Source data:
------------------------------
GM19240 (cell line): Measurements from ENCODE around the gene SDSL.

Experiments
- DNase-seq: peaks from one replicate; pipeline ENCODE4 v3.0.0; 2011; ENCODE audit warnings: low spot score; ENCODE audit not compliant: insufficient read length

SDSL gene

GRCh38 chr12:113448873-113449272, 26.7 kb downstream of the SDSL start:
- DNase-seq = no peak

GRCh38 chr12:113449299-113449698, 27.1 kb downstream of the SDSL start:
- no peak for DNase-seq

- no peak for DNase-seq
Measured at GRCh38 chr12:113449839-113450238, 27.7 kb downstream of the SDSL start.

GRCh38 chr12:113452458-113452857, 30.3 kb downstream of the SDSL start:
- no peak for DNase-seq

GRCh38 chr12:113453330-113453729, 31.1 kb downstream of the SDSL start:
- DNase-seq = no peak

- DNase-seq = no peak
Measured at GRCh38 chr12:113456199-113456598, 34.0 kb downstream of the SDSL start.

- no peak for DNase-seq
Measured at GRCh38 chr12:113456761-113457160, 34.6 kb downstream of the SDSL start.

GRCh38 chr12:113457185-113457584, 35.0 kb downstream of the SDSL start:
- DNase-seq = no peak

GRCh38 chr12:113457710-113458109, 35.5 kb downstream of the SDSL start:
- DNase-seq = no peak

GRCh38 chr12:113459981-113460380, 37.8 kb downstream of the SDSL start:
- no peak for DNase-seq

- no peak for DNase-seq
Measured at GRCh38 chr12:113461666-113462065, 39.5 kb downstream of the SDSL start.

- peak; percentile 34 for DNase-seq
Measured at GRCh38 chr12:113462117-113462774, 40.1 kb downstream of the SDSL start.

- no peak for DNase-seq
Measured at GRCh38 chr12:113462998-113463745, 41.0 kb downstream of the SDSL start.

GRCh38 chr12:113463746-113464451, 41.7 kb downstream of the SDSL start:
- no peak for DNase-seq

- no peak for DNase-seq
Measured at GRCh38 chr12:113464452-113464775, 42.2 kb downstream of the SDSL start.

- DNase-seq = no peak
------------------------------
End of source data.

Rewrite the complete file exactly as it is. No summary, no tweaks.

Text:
GM19240 (cell line): Measurements from ENCODE around the gene SDSL.

Experiments
- DNase-seq: peaks from one replicate; pipeline ENCODE4 v3.0.0; 2011; ENCODE audit warnings: low spot score; ENCODE audit not compliant: insufficient read length

SDSL gene

GRCh38 chr12:113448873-113449272, 26.7 kb downstream of the SDSL start:
- DNase-seq = no peak

GRCh38 chr12:113449299-113449698, 27.1 kb downstream of the SDSL start:
- no peak for DNase-seq

- no peak for DNase-seq
Measured at GRCh38 chr12:113449839-113450238, 27.7 kb downstream of the SDSL start.

GRCh38 chr12:113452458-113452857, 30.3 kb downstream of the SDSL start:
- no peak for DNase-seq

GRCh38 chr12:113453330-113453729, 31.1 kb downstream of the SDSL start:
- DNase-seq = no peak

- DNase-seq = no peak
Measured at GRCh38 chr12:113456199-113456598, 34.0 kb downstream of the SDSL start.

- no peak for DNase-seq
Measured at GRCh38 chr12:113456761-113457160, 34.6 kb downstream of the SDSL start.

GRCh38 chr12:113457185-113457584, 35.0 kb downstream of the SDSL start:
- DNase-seq = no peak

GRCh38 chr12:113457710-113458109, 35.5 kb downstream of the SDSL start:
- DNase-seq = no peak

GRCh38 chr12:113459981-113460380, 37.8 kb downstream of the SDSL start:
- no peak for DNase-seq

- no peak for DNase-seq
Measured at GRCh38 chr12:113461666-113462065, 39.5 kb downstream of the SDSL start.

- peak; percentile 34 for DNase-seq
Measured at GRCh38 chr12:113462117-113462774, 40.1 kb downstream of the SDSL start.

- no peak for DNase-seq
Measured at GRCh38 chr12:113462998-113463745, 41.0 kb downstream of the SDSL start.

GRCh38 chr12:113463746-113464451, 41.7 kb downstream of the SDSL start:
- no peak for DNase-seq

- no peak for DNase-seq
Measured at GRCh38 chr12:113464452-113464775, 42.2 kb downstream of the SDSL start.

- DNase-seq = no peak